Introversion and the Invisible AdolescentApril 16, 2012 | Mark Phillips
A few years ago, one of my teacher interns at San Francisco State University wrote a paper that was like the voice of a trickster, waking me up and reminding me of what I occasionally missed as a teacher. The assignment was to recall what it was like for them when they were in high school and to write a letter to their high school teachers advising them about how they might have better served them as students.
My student, Rich DeNagel, wrote:
"Ninth grade was probably the worst year of my life. My home life was in shambles, and I was totally checked out of school. I was the quiet kid who showed up and never said a word. I had no ability to focus. Midway through the school year, my sister died. After that I spun into outer space. I felt so alone. I just wanted to talk to someone, anyone. I still showed up to school but nothing happened.
My home life deteriorated further the next years, and the feeling of isolation increased. School was a refuge from home, yet I felt alone at school. I was again the quiet kid who sat in class, doing and saying nothing. No one noticed.
I could have killed myself and I don't think the teachers would have known which kid it was. I didn't make contact with any of them . . . I don't remember any of them trying to talk to me.
I wanted so badly to talk to someone, anyone. I felt so alone. If anyone had tried to talk to me, I would have talked. No one ever did. I went through the world of school unnoticed.
As teachers, you need to be aware and attentive of all your students. Students are giving you messages all the time . . . The quiet ones may be just as troubled as the difficult ones. Try to touch base with each student. Get to know each one. Learn about them. Find out about what is going on at home. If you try to get to know them, they may respond to you and in turn respond to your class and maybe even school."
The Silent Type
Rich's message is clear and powerful. Every teacher should read it and reread it regularly. Fortunately there are also other recent voices that amplify the challenge and the ways to address it.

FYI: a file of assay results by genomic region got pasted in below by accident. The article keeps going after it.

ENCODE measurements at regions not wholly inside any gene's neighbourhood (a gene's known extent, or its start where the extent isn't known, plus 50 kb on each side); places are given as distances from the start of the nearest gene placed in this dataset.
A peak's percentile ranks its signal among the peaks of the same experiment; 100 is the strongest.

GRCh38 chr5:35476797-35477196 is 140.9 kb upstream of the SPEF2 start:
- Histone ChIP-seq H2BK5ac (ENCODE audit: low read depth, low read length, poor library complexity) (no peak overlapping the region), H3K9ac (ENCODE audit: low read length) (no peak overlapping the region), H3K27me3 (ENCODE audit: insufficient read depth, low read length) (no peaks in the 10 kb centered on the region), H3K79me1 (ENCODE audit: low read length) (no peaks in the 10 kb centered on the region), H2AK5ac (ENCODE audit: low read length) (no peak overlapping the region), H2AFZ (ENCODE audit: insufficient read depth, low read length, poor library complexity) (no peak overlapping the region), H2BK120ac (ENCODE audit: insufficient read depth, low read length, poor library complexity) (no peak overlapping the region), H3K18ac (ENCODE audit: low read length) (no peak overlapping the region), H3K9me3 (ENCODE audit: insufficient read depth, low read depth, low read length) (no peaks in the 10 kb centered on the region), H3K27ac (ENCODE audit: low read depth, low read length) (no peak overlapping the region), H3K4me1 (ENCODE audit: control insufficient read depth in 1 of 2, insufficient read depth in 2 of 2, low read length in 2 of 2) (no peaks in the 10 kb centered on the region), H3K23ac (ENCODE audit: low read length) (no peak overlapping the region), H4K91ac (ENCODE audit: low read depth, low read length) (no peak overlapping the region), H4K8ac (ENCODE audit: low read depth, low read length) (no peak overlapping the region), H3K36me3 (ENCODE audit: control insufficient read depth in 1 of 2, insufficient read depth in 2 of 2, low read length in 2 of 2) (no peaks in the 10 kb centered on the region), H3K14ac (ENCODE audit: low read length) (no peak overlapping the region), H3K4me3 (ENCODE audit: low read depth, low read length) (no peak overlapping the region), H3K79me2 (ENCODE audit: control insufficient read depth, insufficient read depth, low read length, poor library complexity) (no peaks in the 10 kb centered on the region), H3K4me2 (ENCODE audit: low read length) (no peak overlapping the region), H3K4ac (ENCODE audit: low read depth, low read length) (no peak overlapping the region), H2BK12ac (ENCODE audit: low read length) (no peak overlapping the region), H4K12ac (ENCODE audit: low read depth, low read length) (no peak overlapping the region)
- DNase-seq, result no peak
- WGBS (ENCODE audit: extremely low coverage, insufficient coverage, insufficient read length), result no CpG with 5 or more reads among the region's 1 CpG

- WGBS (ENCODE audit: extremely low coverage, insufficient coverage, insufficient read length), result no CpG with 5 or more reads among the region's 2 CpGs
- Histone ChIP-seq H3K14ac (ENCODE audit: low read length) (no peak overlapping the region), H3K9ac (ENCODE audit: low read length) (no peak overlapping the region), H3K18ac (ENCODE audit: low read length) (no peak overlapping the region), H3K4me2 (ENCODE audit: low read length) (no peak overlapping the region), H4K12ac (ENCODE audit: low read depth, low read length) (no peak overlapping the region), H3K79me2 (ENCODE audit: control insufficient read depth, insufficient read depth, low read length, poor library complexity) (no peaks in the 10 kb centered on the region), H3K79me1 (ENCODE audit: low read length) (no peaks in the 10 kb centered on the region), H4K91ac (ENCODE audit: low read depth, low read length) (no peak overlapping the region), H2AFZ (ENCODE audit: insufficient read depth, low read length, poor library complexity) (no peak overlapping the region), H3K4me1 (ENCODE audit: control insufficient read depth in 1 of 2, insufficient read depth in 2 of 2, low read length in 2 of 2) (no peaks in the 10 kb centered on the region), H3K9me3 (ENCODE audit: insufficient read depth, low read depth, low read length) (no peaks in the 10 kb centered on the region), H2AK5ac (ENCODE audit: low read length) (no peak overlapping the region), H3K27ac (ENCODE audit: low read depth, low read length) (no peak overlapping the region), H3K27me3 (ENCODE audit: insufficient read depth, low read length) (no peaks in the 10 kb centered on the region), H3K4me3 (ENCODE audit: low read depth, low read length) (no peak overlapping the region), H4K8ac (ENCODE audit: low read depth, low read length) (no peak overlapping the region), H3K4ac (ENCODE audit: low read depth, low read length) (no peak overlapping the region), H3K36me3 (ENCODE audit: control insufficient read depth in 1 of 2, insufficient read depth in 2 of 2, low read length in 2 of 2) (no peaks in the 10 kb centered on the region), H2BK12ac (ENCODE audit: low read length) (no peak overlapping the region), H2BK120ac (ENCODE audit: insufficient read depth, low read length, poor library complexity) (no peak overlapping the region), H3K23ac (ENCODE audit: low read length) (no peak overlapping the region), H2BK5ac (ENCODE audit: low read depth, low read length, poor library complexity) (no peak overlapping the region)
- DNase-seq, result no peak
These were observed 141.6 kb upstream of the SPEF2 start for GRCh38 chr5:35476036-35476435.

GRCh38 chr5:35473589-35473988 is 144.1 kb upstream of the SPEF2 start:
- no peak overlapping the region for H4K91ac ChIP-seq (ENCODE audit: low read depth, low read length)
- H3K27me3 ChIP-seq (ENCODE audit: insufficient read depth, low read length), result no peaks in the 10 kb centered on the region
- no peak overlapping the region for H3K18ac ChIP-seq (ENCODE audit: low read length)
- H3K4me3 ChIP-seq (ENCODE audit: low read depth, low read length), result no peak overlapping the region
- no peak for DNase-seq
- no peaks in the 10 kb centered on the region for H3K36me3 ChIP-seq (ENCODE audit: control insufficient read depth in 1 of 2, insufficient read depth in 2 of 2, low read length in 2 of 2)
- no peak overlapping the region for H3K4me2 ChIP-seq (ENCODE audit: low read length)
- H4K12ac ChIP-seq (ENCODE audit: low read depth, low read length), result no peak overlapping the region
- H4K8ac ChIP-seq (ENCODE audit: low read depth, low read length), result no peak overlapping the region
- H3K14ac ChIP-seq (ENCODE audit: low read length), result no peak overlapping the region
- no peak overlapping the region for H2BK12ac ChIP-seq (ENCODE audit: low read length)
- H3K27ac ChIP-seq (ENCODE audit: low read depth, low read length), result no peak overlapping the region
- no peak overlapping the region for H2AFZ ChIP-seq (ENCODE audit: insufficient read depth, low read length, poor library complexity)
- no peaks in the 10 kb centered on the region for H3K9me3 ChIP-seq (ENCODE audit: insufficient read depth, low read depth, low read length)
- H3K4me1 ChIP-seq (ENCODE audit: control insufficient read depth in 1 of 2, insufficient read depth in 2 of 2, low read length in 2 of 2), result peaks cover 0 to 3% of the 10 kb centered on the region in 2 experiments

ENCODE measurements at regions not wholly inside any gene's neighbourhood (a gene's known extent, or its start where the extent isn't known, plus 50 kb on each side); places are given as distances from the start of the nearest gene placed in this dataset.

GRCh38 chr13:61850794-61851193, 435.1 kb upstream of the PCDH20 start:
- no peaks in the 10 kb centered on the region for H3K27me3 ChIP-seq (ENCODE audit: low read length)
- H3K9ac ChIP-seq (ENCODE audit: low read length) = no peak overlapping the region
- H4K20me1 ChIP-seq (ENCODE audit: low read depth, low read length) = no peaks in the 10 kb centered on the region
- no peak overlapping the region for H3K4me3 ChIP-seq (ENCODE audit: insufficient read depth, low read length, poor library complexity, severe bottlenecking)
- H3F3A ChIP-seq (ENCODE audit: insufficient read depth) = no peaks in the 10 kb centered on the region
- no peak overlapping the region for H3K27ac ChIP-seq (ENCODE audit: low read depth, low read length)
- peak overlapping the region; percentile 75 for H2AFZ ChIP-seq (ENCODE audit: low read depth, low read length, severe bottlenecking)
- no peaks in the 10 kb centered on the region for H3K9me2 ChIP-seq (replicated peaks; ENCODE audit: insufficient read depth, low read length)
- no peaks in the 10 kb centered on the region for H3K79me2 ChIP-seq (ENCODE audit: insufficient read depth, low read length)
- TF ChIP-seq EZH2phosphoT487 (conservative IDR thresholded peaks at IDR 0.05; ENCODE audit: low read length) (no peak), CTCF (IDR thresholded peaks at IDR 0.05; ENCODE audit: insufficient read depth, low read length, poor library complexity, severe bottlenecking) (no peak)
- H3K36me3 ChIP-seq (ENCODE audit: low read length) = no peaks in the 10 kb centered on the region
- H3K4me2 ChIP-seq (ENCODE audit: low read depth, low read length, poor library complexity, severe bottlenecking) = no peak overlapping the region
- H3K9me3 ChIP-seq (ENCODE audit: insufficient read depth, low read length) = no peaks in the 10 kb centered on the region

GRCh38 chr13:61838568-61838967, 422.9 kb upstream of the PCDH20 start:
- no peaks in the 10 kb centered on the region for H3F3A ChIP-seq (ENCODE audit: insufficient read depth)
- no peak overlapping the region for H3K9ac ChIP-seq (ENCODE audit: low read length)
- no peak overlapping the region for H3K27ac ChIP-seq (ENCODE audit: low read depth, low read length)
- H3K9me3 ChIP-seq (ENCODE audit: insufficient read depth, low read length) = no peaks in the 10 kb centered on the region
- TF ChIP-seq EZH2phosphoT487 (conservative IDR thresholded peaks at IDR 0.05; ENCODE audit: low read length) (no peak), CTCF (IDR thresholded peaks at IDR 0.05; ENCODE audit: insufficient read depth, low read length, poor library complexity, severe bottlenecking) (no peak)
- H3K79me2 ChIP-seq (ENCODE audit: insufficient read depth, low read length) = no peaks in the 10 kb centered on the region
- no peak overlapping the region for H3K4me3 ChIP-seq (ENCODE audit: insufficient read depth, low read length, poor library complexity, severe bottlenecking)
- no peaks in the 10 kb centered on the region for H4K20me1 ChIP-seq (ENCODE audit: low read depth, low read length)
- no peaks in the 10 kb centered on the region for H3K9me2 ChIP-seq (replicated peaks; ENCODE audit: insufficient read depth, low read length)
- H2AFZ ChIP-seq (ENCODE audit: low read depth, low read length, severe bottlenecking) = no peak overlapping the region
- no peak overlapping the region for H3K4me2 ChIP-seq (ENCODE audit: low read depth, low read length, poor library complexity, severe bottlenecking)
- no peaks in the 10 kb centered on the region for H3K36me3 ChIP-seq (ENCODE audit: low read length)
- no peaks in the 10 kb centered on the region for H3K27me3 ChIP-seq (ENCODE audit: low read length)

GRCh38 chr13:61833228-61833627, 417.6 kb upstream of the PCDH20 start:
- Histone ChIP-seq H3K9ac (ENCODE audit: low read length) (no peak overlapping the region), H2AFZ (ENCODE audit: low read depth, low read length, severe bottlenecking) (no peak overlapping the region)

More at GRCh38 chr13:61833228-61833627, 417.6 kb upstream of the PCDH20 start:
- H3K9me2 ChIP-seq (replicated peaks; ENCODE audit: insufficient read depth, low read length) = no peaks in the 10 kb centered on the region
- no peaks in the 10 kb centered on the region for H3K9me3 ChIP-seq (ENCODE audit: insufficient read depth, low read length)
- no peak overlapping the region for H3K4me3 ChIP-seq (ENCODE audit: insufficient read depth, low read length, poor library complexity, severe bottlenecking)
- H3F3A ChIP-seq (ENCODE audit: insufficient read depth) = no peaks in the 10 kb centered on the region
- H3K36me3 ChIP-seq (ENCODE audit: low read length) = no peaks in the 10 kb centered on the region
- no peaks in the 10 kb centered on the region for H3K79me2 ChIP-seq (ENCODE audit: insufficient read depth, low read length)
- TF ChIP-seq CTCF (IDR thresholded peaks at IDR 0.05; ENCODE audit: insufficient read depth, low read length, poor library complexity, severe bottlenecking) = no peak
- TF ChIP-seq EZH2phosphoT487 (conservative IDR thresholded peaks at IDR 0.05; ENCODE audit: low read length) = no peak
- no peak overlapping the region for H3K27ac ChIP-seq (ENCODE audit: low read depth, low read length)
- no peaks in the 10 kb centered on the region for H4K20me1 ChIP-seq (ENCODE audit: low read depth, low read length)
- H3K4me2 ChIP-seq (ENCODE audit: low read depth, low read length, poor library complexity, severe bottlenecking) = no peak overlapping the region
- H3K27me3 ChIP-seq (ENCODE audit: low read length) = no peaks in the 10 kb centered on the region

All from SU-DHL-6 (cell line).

Susan Cain's brilliant new book, Quiet: The Power of Introverts in a World That Can't Stop Talking, not only does a superb job of discussing the limitations created by an extrovert-centric value system, but specifically describes how teachers and parents can meet the challenge of nurturing "quiet kids in a world that can't hear them." It's also interesting that both Cain and Jonah Lehrer, in his best-selling book Imagine: How Creativity Works, caution us about the limitations of group decision making, a context in which extroverts dominate and the creative thinking of introverts most often gets lost. This is a powerful reminder to teachers to balance the time provided for group processes with time for individual exploration and contributions.
I tend to shy away from books that focus on helping a child to "overcome" being an introvert. Although I think it's important to help introverted children learn to effectively navigate our extrovert-dominated world, I don't see introversion as a characteristic that needs to be "overcome," and neither do psychologists. They see it as an enduring trait, not a "state." I think teachers and parents need to place a higher value on introversion, a corrective especially well provided by Cain. But I think that Laurie Helgoe's Introvert Power does a good job of both embracing introversion and helping introverts learn to effectively use their strengths. A particularly valuable book in terms of helping kids learn the limits of self-containment while valuing and using their introversion, it is also a useful resource for teachers.
Listening Through the Noise
Having grown up as an introverted kid myself, I've always been aware that rewards for classroom engagement should not be measured only by oral contributions. Many of my best students were ones who rarely spoke in the large group, were active in smaller groups (and the smaller the better) and had a great deal to share with me privately in papers. I especially went out of my way to spend time responding to papers with comments, sometimes appropriately personal, thus encouraging a dialogue. I also took every opportunity I had to reach out to these kids, often just with a quick comment after the bell rang.
It's easier to recognize the challenge Rich describes than it is to meet it. Faced with four or five classes of more than 25 students, it's difficult for teachers to be aware of each student. It's also natural for the most difficult and the most talented to stand out. Yet it is obviously critical that we remain on the lookout for those who behave well and say little, for the invisible student in back of the room who we might recognize as withdrawn or even depressed if we looked just a little more carefully. And then it's important to reach out to that student, establish contact, and provide him or her with the opportunity to be and feel known.
Our classrooms contain too many forgotten introverted students who may need help but are not getting it and/or have gifts that aren't being either elicited or supported. It's important to remember that while Rich survived his high school experience and learned from it, some quiet students may not. Which is why -- amid all the noise and excitement of our extroverted society -- we must tap into the hidden gifts of our invisible adolescents as well.